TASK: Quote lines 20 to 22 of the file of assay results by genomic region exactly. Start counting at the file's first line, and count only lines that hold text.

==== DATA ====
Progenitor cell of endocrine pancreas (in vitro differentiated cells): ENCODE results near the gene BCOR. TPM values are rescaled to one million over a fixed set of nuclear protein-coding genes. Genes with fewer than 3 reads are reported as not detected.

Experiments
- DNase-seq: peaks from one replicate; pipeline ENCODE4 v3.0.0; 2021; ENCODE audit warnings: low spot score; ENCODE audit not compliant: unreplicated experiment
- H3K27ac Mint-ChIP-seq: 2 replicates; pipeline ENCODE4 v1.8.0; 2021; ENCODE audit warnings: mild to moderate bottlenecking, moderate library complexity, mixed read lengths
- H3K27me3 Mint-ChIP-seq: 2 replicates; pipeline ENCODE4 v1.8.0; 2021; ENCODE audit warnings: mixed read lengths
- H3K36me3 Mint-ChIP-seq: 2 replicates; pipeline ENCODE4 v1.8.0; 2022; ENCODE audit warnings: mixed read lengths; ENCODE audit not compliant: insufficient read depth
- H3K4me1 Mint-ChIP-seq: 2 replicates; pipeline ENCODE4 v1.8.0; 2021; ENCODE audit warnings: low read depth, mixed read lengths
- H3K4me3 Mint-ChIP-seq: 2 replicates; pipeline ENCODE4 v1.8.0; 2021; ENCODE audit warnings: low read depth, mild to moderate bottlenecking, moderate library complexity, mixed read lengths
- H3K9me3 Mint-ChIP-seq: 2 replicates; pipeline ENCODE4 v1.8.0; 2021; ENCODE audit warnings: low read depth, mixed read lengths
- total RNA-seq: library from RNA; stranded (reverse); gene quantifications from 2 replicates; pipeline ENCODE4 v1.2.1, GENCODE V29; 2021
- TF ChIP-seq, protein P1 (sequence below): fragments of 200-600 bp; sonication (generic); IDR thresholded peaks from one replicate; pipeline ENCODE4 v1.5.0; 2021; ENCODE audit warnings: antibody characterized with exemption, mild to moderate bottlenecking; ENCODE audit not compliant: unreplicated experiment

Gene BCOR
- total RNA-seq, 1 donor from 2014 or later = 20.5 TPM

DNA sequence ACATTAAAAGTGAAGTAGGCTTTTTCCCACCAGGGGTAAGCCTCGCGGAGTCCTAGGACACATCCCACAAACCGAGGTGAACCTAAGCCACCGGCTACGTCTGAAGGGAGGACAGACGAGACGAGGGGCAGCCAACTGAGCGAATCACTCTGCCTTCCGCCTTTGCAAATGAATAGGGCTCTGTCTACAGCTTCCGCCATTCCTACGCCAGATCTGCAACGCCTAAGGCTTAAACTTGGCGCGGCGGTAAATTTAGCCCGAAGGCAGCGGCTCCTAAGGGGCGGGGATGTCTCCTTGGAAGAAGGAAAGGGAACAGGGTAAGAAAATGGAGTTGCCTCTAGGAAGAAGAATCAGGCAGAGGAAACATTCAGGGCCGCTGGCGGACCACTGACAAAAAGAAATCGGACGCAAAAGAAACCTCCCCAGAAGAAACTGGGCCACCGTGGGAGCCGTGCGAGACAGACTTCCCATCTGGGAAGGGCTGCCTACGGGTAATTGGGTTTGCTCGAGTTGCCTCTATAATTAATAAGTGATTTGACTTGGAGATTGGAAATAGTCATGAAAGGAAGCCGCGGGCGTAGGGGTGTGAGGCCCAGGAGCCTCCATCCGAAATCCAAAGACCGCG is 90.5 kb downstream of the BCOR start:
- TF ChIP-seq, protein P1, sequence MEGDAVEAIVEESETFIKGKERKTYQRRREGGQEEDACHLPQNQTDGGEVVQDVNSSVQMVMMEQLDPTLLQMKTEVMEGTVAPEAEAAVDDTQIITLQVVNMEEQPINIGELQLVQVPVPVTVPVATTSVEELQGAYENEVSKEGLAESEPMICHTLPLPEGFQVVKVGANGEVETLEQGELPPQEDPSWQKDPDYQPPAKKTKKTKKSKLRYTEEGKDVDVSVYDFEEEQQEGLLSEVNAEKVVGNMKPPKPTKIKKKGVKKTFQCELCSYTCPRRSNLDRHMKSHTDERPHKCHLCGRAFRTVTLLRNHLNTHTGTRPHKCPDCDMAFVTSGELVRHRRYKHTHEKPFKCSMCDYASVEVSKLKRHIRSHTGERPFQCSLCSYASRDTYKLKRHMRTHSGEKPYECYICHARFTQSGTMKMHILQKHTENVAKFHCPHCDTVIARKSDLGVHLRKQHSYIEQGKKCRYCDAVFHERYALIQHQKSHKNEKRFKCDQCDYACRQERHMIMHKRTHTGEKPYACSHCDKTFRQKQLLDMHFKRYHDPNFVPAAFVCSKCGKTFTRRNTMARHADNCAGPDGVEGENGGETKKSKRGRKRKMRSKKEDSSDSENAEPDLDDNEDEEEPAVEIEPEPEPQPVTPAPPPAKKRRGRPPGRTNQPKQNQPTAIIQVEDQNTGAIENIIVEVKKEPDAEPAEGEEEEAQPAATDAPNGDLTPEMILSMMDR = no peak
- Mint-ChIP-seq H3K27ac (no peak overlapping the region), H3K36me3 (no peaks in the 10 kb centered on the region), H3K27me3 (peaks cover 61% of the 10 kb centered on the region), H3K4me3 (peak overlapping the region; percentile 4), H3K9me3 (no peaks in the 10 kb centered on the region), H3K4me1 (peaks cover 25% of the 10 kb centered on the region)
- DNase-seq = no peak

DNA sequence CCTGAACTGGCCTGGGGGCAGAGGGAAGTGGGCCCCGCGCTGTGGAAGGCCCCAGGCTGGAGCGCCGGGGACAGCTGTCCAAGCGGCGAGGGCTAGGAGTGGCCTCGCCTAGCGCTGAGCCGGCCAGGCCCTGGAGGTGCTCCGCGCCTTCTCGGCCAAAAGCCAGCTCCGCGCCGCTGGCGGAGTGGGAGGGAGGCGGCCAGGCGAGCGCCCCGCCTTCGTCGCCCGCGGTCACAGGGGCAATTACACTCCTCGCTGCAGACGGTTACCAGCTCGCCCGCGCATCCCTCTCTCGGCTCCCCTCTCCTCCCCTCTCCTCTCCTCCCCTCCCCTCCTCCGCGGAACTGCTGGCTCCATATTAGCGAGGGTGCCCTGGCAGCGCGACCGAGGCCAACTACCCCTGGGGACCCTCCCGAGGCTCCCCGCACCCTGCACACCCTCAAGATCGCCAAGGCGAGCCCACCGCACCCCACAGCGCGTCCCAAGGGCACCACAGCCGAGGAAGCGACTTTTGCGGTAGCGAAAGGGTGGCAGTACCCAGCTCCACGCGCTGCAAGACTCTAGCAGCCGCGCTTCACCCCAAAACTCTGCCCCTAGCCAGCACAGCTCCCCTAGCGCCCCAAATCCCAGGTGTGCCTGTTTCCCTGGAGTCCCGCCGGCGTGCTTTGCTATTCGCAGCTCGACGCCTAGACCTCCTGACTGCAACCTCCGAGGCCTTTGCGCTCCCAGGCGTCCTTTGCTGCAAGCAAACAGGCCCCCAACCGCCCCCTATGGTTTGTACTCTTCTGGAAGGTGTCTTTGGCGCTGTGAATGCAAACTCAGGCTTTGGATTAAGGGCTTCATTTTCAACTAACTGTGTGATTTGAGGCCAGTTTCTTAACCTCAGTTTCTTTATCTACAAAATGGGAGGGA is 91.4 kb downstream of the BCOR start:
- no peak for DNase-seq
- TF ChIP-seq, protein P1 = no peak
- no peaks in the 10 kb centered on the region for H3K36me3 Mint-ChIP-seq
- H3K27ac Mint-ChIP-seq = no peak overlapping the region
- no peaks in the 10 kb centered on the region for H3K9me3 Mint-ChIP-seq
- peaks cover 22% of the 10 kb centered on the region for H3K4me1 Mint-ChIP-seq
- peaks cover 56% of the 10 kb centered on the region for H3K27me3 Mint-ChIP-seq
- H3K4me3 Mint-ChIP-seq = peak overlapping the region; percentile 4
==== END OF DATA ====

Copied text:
- TF ChIP-seq, protein P1 = no peak
- no peaks in the 10 kb centered on the region for H3K36me3 Mint-ChIP-seq
- H3K27ac Mint-ChIP-seq = no peak overlapping the region